Subscriber login Close [x]
remember me
You are not logged in.

Record 64% of the UK’s top 100 restaurant companies are now making a loss

Published:  08 August, 2022

The national accountancy group, UHY Hacker Young, has revealed that a record 64% of the UK’s top 100 restaurant companies are now making a loss.

Several restaurant groups have suffered heavy losses due to major restructuring programmes and debt repayments, particularly to landlords, undertaken following the pandemic.

The sector had expected a post-pandemic recovery in profits, but this has been put on hold by spiralling food inflation and a fall in consumer confidence caused by interest rate rises.

Labour shortages have also impacted the businesses, causing restaurants to restrict covers and therefore reducing the revenue they can generate, especially at peak times.

Peter Kubik, partner at UHY Hacker Young, said: “It may be a case of ‘out of the frying pan, into the fire’ for many UK restaurant groups. They expected, and needed, higher consumer spending as we put Covid further behind us, but this spending is now likely to fall when it is needed most.”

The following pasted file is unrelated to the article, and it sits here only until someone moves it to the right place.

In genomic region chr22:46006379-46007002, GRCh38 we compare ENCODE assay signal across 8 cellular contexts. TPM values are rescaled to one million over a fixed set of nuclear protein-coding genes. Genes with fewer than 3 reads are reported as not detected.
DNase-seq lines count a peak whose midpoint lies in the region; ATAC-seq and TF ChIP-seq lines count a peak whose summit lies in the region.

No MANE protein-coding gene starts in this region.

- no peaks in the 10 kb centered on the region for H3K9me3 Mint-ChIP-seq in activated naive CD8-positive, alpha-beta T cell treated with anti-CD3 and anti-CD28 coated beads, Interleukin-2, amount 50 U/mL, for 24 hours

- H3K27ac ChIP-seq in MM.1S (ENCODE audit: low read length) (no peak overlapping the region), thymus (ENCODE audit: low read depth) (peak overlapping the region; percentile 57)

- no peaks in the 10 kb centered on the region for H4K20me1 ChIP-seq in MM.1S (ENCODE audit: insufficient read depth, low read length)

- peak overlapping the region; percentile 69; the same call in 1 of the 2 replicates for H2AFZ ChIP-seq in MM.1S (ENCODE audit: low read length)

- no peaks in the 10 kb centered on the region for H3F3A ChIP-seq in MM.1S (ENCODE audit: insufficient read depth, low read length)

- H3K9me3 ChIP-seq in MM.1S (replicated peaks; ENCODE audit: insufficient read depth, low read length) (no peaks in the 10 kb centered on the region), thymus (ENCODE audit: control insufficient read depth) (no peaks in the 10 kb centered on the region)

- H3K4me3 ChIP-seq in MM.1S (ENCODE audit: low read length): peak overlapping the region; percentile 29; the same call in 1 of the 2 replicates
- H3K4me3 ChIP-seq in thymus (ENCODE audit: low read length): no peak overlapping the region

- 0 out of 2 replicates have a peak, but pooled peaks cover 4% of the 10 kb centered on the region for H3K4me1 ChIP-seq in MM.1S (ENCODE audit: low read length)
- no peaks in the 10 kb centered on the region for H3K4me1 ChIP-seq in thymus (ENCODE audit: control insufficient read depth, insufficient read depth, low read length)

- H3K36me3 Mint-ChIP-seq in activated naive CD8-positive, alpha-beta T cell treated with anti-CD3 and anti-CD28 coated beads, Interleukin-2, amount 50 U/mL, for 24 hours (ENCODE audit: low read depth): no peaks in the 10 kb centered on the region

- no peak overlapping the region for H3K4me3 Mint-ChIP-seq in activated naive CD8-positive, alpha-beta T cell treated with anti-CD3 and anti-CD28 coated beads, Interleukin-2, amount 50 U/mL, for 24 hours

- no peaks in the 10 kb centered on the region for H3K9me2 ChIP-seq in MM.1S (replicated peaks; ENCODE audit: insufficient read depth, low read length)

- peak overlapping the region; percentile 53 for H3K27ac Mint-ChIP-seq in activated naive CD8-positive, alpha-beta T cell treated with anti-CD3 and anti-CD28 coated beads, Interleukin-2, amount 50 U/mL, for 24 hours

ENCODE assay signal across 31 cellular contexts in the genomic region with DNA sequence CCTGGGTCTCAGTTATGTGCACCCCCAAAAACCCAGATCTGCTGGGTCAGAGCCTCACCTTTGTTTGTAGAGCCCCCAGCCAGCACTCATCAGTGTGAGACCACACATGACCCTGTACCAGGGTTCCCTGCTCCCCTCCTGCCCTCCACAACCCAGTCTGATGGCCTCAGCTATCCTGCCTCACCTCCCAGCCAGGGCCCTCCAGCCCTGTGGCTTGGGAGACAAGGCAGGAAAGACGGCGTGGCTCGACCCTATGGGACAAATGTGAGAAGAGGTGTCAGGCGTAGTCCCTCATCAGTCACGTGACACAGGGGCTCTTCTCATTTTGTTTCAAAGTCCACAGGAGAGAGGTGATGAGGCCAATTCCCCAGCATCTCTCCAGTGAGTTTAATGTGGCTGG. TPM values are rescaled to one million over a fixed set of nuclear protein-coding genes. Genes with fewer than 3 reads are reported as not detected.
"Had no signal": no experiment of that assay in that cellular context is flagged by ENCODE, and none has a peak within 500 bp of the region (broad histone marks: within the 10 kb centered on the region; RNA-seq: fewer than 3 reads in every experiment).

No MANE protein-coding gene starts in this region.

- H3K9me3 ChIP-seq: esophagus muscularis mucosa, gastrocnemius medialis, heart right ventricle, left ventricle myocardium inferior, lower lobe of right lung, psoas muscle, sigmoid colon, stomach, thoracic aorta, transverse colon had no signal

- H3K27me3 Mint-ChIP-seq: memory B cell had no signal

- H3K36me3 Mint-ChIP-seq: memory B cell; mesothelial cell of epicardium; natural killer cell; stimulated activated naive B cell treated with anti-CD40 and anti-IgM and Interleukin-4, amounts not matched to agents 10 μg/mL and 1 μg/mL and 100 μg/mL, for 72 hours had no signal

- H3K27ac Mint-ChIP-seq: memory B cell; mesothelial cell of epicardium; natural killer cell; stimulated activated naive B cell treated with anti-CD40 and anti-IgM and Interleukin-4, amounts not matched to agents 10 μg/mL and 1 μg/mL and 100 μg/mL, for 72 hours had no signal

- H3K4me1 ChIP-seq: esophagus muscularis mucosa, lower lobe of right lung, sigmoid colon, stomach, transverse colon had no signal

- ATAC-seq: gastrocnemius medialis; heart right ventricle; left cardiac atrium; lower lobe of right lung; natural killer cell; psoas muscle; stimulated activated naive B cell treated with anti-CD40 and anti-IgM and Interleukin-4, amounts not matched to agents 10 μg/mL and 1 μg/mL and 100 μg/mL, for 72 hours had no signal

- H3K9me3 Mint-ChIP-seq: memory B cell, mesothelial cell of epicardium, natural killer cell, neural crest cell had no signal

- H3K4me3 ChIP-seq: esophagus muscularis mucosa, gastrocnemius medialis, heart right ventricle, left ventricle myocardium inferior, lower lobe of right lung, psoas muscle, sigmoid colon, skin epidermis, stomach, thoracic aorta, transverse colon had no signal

Restaurants were already facing difficulties before the pandemic. Many groups took on large amounts of debt to fuel aggressive expansion campaigns, which meant many were trading at a loss even in ‘normal’ pre-Covid conditions.

However, restaurant groups expect to return to profitability in the longer term. The restructuring programmes undertaken by many businesses have reduced the size of their debts, while several significant chains have closed unprofitable branches.

Peter Kubik added: “The restaurant sector has been left reeling by successive economic setbacks. The pandemic, shortly followed by soaring inflation and supply chain issues hit the sector when many restaurant groups were already vulnerable.”

“Promising signals for the sector are coming through, despite the current difficulties restaurant companies are facing. The success of restructuring campaigns, unprofitable branches closing and debts shed through CVAs brings hope for a sunnier future for the restaurant sector.”